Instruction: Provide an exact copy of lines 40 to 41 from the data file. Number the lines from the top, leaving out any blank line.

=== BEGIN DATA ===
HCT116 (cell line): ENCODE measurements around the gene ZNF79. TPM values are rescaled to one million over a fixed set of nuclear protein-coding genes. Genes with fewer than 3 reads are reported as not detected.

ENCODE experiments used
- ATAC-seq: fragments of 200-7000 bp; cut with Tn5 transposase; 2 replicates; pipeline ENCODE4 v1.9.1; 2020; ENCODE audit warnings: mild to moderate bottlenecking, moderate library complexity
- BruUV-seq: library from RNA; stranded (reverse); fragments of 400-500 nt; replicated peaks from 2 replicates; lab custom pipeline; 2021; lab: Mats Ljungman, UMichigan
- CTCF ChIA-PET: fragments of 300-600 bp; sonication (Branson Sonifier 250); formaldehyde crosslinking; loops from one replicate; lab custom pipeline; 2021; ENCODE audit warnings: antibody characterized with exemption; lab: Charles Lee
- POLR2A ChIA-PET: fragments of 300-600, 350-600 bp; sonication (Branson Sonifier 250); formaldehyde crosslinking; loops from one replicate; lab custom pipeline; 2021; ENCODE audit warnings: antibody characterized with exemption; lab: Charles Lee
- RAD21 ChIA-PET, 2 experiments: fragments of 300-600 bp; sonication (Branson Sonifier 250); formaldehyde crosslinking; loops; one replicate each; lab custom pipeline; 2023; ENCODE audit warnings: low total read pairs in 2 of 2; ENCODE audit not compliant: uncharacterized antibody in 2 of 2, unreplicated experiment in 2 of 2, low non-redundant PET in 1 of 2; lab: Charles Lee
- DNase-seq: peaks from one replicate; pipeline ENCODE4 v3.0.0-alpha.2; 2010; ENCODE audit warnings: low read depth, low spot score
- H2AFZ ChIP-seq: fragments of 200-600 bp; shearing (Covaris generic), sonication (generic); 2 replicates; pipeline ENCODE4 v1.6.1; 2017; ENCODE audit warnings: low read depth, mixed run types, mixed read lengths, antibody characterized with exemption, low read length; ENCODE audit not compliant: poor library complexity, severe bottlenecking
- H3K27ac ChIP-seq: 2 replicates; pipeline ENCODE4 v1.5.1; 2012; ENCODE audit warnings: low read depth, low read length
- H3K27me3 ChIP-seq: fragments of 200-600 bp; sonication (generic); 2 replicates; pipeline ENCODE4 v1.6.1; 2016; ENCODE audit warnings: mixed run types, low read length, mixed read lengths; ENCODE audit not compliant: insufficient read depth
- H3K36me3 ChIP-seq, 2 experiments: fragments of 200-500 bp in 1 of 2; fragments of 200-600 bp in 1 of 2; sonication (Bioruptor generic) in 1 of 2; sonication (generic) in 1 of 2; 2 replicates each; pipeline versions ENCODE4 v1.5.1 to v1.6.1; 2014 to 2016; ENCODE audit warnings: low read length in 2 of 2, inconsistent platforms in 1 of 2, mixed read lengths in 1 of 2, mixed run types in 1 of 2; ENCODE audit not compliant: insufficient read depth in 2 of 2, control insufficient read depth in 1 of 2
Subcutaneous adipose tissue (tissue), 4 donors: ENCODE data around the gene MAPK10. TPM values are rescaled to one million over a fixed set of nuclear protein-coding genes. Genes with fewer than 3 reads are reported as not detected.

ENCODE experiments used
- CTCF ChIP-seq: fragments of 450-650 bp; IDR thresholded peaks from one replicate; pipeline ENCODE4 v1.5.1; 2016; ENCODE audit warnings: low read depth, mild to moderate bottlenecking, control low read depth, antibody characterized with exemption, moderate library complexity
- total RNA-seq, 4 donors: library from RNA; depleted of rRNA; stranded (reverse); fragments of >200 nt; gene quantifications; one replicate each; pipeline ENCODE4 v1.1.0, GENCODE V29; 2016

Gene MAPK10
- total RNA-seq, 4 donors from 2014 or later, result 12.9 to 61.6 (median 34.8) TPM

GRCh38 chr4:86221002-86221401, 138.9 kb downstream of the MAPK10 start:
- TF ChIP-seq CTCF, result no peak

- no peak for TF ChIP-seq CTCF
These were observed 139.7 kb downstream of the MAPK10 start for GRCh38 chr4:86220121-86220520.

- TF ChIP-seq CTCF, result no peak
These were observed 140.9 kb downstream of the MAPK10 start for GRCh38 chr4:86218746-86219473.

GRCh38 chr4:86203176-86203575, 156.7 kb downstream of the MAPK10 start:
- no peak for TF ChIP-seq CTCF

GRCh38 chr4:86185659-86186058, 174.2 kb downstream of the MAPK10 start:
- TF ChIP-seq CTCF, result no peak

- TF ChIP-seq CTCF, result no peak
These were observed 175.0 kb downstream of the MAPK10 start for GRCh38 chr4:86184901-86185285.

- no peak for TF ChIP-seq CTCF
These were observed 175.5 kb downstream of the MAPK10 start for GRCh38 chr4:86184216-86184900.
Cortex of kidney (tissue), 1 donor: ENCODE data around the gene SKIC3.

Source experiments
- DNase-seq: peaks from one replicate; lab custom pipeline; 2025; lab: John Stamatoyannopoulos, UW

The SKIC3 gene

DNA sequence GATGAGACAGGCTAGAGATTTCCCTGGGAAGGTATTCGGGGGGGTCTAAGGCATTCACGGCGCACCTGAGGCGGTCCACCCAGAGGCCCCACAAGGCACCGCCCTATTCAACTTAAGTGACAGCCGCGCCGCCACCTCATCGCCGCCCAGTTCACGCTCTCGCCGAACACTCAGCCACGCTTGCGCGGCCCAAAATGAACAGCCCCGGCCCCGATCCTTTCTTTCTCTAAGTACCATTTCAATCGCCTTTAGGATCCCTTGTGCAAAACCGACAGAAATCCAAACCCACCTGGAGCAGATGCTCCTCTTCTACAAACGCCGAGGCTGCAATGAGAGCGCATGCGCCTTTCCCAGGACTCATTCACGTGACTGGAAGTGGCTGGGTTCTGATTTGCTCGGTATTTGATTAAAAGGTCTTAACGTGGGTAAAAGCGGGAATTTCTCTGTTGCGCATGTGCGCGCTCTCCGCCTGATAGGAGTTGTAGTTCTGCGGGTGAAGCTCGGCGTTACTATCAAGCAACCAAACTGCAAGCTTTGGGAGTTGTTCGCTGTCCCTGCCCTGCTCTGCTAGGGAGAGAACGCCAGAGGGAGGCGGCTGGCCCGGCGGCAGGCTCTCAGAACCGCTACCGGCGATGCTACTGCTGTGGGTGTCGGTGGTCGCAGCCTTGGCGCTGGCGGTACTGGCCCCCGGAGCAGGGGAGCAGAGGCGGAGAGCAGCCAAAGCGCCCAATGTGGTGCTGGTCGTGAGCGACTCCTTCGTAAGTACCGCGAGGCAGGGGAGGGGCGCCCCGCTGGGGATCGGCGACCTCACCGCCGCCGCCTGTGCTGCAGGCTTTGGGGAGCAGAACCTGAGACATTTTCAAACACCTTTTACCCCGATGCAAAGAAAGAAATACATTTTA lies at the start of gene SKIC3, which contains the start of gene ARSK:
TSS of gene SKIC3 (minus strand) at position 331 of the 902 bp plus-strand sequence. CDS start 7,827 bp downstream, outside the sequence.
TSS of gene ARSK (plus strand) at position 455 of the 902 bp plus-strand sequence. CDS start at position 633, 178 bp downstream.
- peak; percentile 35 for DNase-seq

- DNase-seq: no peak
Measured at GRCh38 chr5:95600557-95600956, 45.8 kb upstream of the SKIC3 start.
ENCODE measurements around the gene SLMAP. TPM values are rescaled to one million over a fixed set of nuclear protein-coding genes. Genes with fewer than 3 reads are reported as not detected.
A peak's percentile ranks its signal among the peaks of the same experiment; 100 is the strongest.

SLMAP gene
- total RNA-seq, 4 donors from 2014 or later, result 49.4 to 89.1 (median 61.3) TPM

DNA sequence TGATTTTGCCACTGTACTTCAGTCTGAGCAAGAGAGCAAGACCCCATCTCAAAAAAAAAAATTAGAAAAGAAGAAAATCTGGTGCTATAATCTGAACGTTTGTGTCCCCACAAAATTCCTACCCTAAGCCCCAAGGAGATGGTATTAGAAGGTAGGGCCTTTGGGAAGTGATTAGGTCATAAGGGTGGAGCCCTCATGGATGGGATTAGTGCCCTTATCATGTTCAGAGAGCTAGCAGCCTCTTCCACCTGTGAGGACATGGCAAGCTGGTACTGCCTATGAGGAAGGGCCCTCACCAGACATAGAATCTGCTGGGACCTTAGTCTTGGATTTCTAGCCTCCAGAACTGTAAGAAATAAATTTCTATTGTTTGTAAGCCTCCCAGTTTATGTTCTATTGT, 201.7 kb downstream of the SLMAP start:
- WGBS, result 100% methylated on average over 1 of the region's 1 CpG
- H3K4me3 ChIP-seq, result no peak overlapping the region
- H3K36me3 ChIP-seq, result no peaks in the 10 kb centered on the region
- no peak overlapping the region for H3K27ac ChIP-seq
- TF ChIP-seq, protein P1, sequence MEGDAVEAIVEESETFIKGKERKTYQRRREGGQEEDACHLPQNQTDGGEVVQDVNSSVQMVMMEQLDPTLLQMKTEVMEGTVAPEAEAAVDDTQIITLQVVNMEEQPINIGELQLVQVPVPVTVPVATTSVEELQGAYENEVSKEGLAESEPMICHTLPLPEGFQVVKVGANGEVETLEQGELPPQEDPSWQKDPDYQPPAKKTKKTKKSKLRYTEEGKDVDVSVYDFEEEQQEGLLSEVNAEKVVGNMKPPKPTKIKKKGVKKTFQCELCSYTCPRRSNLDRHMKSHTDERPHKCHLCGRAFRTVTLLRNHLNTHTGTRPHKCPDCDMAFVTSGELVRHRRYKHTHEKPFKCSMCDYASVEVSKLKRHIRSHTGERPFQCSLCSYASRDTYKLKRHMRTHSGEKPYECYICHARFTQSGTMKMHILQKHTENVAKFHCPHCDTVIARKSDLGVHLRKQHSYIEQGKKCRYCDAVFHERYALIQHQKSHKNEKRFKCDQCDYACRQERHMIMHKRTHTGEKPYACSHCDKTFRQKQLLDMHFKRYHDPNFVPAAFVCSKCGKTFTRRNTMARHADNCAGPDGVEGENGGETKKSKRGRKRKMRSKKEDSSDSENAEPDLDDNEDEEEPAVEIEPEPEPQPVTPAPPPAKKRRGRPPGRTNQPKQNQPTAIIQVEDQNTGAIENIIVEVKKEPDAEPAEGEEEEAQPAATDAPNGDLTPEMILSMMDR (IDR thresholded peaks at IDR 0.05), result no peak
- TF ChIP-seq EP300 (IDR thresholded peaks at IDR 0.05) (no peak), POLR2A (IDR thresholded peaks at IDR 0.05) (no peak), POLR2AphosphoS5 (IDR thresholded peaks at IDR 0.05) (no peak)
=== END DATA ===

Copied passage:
- peak; percentile 35 for DNase-seq

- DNase-seq: no peak